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Everytime I log into SSH, I have to manually source the bashrc file to set my path variables the way I want to. How do I have bash do it automatically? Shouldn't it be automatic?

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Should that be ~/.bashrc? Probably for PATH I'd put it in ~/.bash_profile. Either way, the dot is necessary. –  mpez0 Apr 12 '10 at 20:58
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4 Answers

There are already several (probably correct) answers but I had this exact same problem and this is what worked for me:

add to ~/.bash_profile the following lines:

if [ -f ~/.bashrc ]; then
   source ~/.bashrc
fi

See here and here for more info.

(note, in my $HOME directory I already had the following files: .bash_aliases .bash_history .bash_logout .bash_profile .bashrc)

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bash won't look for ~/.bashrc if there's a ~/.bash_profile. –  Blacklight Shining Oct 22 '13 at 14:13
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There is the ~/.profile (or ~/.bash-profile) file, that runs at every login. You should set environment variables there (with the export command). And there is the ~/.bashrc file, which is run on opening each sell. Commands that are not inherited to all subshells, like alias, can be set here (though for good practise, aliases should be set in ~/.aliases, which is automatically sourced by ~/.bashrc).

If it doesn't work for you, you either use a wrong filename (missing "." from beginning?), or you don't use bash as your shell. In the latter case, try passwd -s /bin/bash (or chsh -s /bin/bash, depending on OS), or call the SSH the following way: 

ssh username@host bash`
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There should be a dot: ~/.bashrc (you even mention that the OP might be missing a dot!). Also, ~/.aliases or ~/.bash_aliases is not automatically sourced. There has to be instructions in ~/.bashrc to explicitly do that. –  Dennis Williamson Apr 12 '10 at 23:24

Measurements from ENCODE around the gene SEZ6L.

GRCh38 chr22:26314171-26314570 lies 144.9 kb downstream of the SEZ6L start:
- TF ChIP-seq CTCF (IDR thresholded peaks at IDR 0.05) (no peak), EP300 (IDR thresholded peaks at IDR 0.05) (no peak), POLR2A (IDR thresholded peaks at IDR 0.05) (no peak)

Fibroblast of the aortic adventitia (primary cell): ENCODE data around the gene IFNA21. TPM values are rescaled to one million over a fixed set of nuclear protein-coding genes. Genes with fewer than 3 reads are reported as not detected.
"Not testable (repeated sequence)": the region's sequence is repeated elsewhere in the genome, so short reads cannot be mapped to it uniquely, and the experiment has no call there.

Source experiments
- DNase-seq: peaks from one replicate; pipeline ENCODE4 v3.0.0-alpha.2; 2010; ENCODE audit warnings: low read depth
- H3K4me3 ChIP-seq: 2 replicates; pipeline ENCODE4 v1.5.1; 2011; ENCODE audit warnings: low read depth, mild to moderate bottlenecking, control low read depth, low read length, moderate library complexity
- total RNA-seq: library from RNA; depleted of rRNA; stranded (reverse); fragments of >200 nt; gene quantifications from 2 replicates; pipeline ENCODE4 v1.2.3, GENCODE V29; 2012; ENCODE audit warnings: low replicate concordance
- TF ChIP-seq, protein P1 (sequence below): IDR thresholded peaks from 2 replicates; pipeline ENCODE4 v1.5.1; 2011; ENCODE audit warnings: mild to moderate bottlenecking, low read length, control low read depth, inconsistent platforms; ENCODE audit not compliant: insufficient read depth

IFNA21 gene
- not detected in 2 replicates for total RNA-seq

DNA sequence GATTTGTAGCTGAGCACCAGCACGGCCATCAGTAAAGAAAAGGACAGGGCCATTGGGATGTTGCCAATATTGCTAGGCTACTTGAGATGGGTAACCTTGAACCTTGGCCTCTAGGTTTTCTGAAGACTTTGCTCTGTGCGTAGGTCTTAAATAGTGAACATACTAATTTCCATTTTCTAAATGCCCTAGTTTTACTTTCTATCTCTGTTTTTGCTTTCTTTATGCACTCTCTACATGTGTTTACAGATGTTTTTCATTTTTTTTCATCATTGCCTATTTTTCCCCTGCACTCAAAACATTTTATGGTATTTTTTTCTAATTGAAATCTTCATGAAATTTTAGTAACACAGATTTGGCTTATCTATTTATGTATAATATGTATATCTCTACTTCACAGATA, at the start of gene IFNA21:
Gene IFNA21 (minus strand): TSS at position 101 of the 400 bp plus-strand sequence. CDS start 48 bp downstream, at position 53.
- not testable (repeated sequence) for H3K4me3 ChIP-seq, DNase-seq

I think you meant ~/.bash_profile with an underline, not a hyphen. –  Cristian Ciupitu Oct 22 '13 at 14:11
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I know this is old, but i think on a new login shell, bash looks for a single file to run. It looks for .bash_profile, then .profile, then .bashrc. If it finds .bash_profile or .profile, it won't further look for .bashrc.

Solution, put in your .profile:

[ -f $HOME/.bashrc ] && . $HOME/.bashrc
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You should also know about $BASH_ENV .

What files are read by bash when it starts up depends on if the session is interactive or not. Occasionally there can be an issue where it's not clear if the session is interactive. So besides ~/.bashrc you might want to also export and set variable BASH_ENV to point to a file containing the PATH and other settings that you need. BASH_ENV can be set to point to your .bashrc file (sometimes it's .bash_rc) so long as there are no interactive commands in there (to be safe use a separate file, say ~/.bash_env). From the bash man pages:


When an interactive shell that is not a login shell is started, bash reads and executes commands from ~/.bashrc, if that file exists. This may be inhibited by using the --norc option. The --rcfile file option will force bash to read and execute commands from file instead of ~/.bashrc.

When bash is started non-interactively, to run a shell script, for example, it looks for the variable BASH_ENV in the environment, expands its value if it appears there, and uses the expanded value as the name of a file to read and execute. Bash behaves as if the following command were executed:

  if [ -n "$BASH_ENV" ]; then . "$BASH_ENV"; fi

but the value of the PATH variable is not used to search for the file name.


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